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A Dormitory Laboratory

Grad students Matthew D’Asaro and Mark Chilenski have turned their dorm room into an ­engineering workshop.
February 18, 2015

Graduate students Matthew D’Asaro and Mark Chilenski have lived in the same two-bedroom suite in MIT’s Sidney-Pacific dormitory since September of 2010. They have the standard dorm room furniture—twin beds, bookcases, austere desks and chairs—but their suite is far from ordinary. Whether building Geiger counters or designing a new kind of ice cream maker, D’Asaro and Chilenski use their dorm as a workshop as much as a living space.

D’Asaro, a doctoral student in the Department of Electrical Engineering and Computer Science, dismantled his first electronic gadget as a toddler. He says one of his earliest memories is of taking apart his grandfather’s 1950s stereo system when he was five years old.

D’Asaro’s suitemate, Mark Chilenski, sits in front of a desk where he builds and refurbishes drums.

“I remember just lying on the carpet mesmerized,” he says. The vacuum tube inside the stereo “was this amazing device that glowed with this warm comforting glow and was electronic and seemed to be completely magic.”

By the fifth grade, he’d assembled a small collection of vintage electronics that he eventually learned to repair and operate. In high school, he bought a vacuum-tube television, which he finally got working again by the time he finished college. His parents had the case refinished as a graduation present. “I never could understand how transistors ever took off,” he jokes.

A Seattle native, D’Asaro attended the University of Washington, where he and Chilenski met in their freshman calculus class. The two remained close friends throughout college and decided to live together when they both came to MIT as grad students.

A thin and towering six-foot-six, D’Asaro wears wire-rimmed glasses and a pocket protector, and although he’s doing his dissertation on flexible and stretchable electronics, his passion for the rigid antiques that filled his childhood remains strong.

“By studying the entire spectrum of electronics from the inception to the present, you know the field with a far greater depth and perspective than someone who’s only aware of how things are done now,” he says.

Standing in the middle of his bedroom—a kind of time capsule of electrical engineering—D’Asaro smiles and cracks jokes as he tells stories from his childhood. He has spools of wire hanging on the wall to his left and a workbench cluttered with test equipment lining the wall to his right. Scattered all around are his old-school treasures—a 1946 Philco radio/phonograph, vintage manual cameras, a 1940s telephone that connects to his smartphone through a “slightly modified converter box,” a personal computer from the 1970s, a working TV from 1949. He even has prototypes of one of the world’s first integrated circuits, which he says his late grandfather, a former physicist at Bell Telephone Laboratories and a major influence in D’Asaro’s life, designed himself.

D’Asaro’s vast collection of vintage electronics includes three kinds of vacuum-tube testers, several transistor radios and 1940s TVs, and a World War II PA speaker.

He also has piles of outdated lab tools that had been destined for the dumpster. “It’s MIT, so old equipment sort of falls down like rain around here if you know who to ask,” he says with a chuckle.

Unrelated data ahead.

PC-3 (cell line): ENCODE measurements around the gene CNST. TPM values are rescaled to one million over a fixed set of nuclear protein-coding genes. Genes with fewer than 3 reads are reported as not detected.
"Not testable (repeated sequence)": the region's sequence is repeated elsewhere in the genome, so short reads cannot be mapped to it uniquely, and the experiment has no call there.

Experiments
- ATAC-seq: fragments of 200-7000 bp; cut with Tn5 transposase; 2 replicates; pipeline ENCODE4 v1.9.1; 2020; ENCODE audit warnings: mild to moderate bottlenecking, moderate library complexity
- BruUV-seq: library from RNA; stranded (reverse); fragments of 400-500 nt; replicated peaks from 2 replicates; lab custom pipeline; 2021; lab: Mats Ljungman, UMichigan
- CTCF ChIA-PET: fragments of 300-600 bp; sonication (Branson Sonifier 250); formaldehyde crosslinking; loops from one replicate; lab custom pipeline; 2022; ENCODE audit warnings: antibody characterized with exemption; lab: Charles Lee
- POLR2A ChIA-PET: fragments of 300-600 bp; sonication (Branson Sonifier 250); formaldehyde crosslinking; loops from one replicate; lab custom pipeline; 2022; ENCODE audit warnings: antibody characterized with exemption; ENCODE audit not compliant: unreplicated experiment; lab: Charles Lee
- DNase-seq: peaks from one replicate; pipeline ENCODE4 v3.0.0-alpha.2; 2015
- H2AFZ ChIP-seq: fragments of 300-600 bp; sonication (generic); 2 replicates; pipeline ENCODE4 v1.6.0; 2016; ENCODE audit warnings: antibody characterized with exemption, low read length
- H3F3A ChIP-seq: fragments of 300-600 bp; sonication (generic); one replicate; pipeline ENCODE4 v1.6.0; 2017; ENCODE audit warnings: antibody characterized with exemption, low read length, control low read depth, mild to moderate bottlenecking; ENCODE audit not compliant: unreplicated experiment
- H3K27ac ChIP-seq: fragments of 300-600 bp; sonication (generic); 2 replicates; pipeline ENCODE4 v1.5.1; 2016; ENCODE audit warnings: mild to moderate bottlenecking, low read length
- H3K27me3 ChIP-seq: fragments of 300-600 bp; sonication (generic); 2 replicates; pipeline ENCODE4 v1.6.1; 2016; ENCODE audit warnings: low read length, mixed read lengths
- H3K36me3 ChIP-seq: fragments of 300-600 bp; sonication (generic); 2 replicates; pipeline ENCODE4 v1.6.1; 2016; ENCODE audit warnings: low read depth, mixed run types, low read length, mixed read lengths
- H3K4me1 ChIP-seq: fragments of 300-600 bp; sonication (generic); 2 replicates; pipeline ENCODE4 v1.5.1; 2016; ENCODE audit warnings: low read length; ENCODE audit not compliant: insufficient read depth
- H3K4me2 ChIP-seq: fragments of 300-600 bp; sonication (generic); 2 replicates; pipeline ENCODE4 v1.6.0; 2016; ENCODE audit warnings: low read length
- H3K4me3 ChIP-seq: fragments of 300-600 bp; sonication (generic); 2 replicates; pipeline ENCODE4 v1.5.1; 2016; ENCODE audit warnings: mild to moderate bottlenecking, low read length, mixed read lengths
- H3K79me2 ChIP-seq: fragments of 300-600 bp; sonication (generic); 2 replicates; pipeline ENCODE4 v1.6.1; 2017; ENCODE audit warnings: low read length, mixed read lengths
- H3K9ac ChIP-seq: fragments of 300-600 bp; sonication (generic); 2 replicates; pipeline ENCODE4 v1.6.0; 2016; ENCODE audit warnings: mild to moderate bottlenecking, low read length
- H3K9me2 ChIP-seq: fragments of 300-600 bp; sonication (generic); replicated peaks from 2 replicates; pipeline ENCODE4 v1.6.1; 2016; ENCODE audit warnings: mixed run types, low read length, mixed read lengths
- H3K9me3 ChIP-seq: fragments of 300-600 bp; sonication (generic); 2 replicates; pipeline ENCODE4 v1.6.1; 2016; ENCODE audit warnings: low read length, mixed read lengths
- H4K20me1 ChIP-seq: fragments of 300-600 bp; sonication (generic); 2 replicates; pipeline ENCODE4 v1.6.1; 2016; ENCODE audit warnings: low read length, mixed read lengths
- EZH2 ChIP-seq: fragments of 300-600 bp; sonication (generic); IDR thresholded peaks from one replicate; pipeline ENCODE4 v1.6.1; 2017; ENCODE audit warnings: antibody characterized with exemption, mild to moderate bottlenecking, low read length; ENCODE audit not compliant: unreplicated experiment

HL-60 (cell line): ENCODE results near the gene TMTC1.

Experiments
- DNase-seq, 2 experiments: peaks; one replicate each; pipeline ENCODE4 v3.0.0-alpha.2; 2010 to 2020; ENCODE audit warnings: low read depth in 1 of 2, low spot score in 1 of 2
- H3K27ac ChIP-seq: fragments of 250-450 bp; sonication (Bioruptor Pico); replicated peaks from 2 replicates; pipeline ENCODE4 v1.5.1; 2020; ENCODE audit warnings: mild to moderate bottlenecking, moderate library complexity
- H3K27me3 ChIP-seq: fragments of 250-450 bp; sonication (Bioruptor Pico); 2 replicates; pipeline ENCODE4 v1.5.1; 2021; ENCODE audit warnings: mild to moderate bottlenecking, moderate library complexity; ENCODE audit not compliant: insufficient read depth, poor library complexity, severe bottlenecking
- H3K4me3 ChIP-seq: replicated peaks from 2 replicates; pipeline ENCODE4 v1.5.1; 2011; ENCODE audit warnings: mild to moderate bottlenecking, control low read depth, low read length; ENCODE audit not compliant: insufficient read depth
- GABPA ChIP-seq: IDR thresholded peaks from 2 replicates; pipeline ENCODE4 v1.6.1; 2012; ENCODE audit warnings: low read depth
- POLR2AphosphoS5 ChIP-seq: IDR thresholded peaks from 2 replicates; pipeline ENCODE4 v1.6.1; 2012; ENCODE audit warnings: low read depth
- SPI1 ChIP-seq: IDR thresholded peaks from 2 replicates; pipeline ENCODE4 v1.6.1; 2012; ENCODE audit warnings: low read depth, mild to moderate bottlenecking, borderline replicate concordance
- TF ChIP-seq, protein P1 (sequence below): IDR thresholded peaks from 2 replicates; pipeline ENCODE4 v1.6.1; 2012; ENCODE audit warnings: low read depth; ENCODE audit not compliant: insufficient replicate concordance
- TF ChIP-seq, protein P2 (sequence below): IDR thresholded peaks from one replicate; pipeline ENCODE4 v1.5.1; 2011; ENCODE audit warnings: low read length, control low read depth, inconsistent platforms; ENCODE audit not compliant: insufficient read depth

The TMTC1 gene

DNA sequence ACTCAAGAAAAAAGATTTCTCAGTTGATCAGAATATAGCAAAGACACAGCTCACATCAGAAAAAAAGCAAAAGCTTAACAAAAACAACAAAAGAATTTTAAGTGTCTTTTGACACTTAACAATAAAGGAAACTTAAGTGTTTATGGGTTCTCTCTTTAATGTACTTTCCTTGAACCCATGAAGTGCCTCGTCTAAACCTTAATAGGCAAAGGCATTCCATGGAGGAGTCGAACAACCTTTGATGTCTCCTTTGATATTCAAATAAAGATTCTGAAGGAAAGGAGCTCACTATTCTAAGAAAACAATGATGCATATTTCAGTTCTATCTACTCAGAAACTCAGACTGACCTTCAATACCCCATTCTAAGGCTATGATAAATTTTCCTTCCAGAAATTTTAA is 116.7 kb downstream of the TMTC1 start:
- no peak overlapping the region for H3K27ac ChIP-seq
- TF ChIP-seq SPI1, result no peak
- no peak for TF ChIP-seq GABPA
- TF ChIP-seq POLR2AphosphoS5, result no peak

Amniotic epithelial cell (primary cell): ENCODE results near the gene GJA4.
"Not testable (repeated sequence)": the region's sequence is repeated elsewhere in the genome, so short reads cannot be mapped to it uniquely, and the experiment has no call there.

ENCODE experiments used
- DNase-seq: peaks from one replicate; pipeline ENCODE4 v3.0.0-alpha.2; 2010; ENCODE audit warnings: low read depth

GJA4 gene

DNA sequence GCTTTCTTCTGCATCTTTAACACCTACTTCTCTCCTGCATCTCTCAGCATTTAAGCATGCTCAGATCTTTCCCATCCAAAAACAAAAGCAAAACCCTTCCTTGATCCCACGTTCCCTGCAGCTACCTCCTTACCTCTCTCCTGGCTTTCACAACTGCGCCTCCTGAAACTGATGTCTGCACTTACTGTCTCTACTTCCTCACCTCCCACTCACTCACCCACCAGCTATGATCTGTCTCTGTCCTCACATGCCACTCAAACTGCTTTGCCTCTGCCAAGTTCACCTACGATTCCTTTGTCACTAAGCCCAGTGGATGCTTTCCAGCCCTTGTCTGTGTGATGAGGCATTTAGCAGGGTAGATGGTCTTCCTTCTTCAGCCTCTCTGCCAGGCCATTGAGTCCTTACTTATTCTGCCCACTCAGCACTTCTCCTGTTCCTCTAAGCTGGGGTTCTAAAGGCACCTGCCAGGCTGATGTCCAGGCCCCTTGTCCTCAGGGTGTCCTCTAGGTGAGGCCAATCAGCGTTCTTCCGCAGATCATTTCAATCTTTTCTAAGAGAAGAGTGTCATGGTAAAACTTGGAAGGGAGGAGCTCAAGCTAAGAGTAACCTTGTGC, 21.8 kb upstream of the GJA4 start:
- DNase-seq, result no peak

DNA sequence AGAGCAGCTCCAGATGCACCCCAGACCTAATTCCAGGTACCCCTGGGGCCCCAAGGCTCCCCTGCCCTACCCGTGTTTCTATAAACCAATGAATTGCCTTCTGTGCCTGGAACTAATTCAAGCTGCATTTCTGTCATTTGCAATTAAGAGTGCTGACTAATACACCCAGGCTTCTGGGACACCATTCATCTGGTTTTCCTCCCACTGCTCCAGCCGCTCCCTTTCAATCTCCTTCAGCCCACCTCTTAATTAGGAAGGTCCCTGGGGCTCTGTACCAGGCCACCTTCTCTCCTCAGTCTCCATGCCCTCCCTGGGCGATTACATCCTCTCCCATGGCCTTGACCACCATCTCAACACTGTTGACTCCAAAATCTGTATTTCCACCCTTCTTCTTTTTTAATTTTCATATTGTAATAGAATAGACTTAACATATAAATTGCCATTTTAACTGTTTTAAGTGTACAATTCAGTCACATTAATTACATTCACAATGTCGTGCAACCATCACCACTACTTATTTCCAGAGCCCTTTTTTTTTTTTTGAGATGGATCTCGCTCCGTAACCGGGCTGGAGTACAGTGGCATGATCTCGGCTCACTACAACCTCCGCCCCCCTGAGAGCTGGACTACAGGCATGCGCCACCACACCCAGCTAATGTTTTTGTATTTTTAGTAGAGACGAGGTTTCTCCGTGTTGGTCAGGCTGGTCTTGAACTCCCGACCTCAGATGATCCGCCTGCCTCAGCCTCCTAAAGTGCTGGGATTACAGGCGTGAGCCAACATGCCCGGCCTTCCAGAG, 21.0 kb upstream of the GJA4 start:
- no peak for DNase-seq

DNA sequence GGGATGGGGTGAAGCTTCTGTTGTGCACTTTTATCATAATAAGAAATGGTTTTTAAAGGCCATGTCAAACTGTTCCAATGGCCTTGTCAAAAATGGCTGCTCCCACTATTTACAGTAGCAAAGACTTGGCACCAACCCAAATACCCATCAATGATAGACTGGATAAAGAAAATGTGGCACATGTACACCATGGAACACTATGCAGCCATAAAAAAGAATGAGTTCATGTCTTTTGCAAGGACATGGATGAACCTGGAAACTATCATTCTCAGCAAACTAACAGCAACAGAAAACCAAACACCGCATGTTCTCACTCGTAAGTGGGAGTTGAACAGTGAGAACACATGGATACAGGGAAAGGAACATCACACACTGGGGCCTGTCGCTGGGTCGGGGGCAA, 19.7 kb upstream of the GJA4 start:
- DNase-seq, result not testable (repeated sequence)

Chilenski’s room, by comparison, is relatively uncluttered. A percussionist in the MIT Wind Ensemble, he has been refurbishing and building his own drums since high school. It’s a months-long process that requires a lot of waiting for parts to dry, he says, gesturing to the roughly one-foot-wide drum that’s been sitting on his desk for weeks. Petroleum-based drying chemicals would speed up the process, he says, but they would also stink up the suite. Fortunately, the shellac he uses is dissolved in alcohol, so it “doesn’t smell any worse than a bad night at the bar.”

On his shelves, he has a Cold War–era Geiger counter as well as a collection of counters that he designed and built himself, the most recent of which D’Asaro collaborated on. Chilenski, who is working on a PhD in nuclear engineering, teaches prospective undergraduates in the field how to build the devices as a way to recruit them to the program.

The roommates are both busy with dissertation research, so they don’t have time to collaborate on many extracurricular projects. After more than a year of tinkering, however, they did manage to resuscitate an old 3-D printer that they heard was up for grabs outside a lab at MIT. D’Asaro snagged it after bounding up five flights of stairs to get there ahead of anyone riding the elevator.

Now their dorm days are numbered. Chilenski is on track to finish his dissertation in 2015. And although D’Asaro probably won’t graduate until 2016, he too will have to leave by year’s end, since Sidney-Pacific is scheduled for renovations.

“This is just about the peak and just about the end,” D’Asaro says. He hopes to get a job on the West Coast working with analog electronics, and Chilenski wants to end up at a national laboratory.

But the two have at least one more project to finish before they go—the ice cream maker sitting on their kitchen floor. They’re collaborating with D’Asaro’s younger sister, a local food entrepreneur, to modify the machine to dispense soft-serve with what D’Asaro calls a “special surprise.” Although they aren’t ready to say more about it, they’re convinced the result will be worth the hours spent tinkering in their dorm-room workshop. 

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